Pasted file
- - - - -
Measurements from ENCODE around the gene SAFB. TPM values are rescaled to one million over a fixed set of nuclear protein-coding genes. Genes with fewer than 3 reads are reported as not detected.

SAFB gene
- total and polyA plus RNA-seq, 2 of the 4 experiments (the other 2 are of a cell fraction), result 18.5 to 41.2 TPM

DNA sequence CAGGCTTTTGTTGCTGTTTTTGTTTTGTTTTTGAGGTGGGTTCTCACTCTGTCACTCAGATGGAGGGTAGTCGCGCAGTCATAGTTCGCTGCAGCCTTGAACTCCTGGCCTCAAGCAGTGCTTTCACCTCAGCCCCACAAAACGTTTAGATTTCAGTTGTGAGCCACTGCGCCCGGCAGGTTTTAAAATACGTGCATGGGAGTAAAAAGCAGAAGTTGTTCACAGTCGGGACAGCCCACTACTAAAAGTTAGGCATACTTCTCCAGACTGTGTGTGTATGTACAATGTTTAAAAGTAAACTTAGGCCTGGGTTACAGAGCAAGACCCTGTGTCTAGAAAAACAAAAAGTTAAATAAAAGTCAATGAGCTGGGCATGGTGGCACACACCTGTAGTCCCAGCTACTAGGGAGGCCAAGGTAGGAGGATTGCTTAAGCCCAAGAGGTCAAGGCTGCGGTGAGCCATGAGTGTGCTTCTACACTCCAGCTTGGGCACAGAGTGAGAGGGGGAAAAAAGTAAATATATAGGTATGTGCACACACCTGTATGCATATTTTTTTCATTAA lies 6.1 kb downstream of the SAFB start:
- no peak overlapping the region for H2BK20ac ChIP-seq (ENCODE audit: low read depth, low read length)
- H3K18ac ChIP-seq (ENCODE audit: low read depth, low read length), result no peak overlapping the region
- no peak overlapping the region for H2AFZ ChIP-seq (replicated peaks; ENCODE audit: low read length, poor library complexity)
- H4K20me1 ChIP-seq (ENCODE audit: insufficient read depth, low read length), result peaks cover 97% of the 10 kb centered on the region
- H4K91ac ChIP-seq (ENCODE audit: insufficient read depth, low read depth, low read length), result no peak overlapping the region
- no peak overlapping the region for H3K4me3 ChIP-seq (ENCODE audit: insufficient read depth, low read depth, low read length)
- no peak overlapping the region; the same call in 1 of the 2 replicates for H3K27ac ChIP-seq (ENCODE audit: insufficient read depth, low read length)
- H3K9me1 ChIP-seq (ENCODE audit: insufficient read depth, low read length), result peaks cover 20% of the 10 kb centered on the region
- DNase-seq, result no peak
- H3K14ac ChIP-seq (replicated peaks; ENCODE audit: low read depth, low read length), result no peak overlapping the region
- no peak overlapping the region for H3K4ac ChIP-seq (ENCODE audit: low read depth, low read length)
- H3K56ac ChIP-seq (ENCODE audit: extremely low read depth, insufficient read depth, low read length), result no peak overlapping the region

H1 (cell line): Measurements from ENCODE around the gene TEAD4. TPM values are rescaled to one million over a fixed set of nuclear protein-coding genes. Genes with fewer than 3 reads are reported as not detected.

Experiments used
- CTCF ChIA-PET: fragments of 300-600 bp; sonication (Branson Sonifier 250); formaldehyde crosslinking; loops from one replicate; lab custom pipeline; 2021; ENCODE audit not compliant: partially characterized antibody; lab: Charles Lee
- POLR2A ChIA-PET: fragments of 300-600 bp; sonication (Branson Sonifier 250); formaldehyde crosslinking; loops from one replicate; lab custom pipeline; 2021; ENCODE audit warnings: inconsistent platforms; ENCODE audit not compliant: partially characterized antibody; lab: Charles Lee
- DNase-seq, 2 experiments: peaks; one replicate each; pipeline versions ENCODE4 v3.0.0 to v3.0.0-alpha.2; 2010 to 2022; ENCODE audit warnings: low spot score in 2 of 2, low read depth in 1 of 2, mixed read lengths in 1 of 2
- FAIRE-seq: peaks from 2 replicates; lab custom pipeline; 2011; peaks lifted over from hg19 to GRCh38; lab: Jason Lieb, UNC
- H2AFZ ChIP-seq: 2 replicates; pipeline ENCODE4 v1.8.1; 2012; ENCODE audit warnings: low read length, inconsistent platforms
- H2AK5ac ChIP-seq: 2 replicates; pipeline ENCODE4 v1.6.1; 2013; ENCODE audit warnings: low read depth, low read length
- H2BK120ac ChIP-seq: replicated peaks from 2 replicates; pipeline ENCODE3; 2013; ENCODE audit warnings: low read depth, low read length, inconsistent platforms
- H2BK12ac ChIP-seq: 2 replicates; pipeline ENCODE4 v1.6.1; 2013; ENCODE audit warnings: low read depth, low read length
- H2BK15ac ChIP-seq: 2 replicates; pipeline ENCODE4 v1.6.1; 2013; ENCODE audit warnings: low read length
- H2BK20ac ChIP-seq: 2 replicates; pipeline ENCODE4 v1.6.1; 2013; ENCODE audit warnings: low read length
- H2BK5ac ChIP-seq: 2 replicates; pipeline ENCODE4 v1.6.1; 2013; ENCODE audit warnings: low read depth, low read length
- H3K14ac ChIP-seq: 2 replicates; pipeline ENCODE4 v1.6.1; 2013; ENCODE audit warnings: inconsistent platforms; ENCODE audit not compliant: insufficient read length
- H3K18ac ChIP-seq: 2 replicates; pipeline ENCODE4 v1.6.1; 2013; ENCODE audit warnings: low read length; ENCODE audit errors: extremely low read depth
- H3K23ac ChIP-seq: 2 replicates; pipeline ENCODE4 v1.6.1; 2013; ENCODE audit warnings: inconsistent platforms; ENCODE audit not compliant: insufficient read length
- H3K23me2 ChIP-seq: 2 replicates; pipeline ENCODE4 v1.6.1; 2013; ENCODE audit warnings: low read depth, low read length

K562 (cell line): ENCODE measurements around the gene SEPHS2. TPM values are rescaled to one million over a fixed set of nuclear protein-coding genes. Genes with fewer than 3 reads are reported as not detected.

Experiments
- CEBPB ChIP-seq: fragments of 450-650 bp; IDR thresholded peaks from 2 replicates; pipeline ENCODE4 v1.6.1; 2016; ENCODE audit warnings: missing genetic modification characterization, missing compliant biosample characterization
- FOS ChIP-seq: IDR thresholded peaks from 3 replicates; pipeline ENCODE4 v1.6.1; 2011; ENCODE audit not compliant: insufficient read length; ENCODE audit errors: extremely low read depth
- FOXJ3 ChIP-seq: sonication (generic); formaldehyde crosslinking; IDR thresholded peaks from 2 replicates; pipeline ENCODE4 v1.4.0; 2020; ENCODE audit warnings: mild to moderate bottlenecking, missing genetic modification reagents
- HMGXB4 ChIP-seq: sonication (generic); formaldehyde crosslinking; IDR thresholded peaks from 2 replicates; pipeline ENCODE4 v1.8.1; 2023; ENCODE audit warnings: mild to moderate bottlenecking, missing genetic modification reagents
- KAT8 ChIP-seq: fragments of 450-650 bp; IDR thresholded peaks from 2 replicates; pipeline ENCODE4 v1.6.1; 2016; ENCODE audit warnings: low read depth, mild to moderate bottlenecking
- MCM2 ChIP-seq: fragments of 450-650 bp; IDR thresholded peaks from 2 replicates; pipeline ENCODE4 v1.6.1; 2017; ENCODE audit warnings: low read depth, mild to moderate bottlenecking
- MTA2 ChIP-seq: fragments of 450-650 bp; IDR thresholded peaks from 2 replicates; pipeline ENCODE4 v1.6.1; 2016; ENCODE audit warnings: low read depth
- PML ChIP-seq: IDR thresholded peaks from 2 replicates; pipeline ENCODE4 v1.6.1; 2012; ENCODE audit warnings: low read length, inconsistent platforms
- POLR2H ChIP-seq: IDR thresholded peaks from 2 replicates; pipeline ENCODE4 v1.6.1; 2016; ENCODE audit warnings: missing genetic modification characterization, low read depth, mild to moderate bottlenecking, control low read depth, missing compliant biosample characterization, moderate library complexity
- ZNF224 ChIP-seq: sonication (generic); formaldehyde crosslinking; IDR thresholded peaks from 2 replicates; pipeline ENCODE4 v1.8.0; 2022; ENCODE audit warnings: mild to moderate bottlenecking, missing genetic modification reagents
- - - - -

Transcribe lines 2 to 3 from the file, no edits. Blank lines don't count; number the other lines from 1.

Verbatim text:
SAFB gene
- total and polyA plus RNA-seq, 2 of the 4 experiments (the other 2 are of a cell fraction), result 18.5 to 41.2 TPM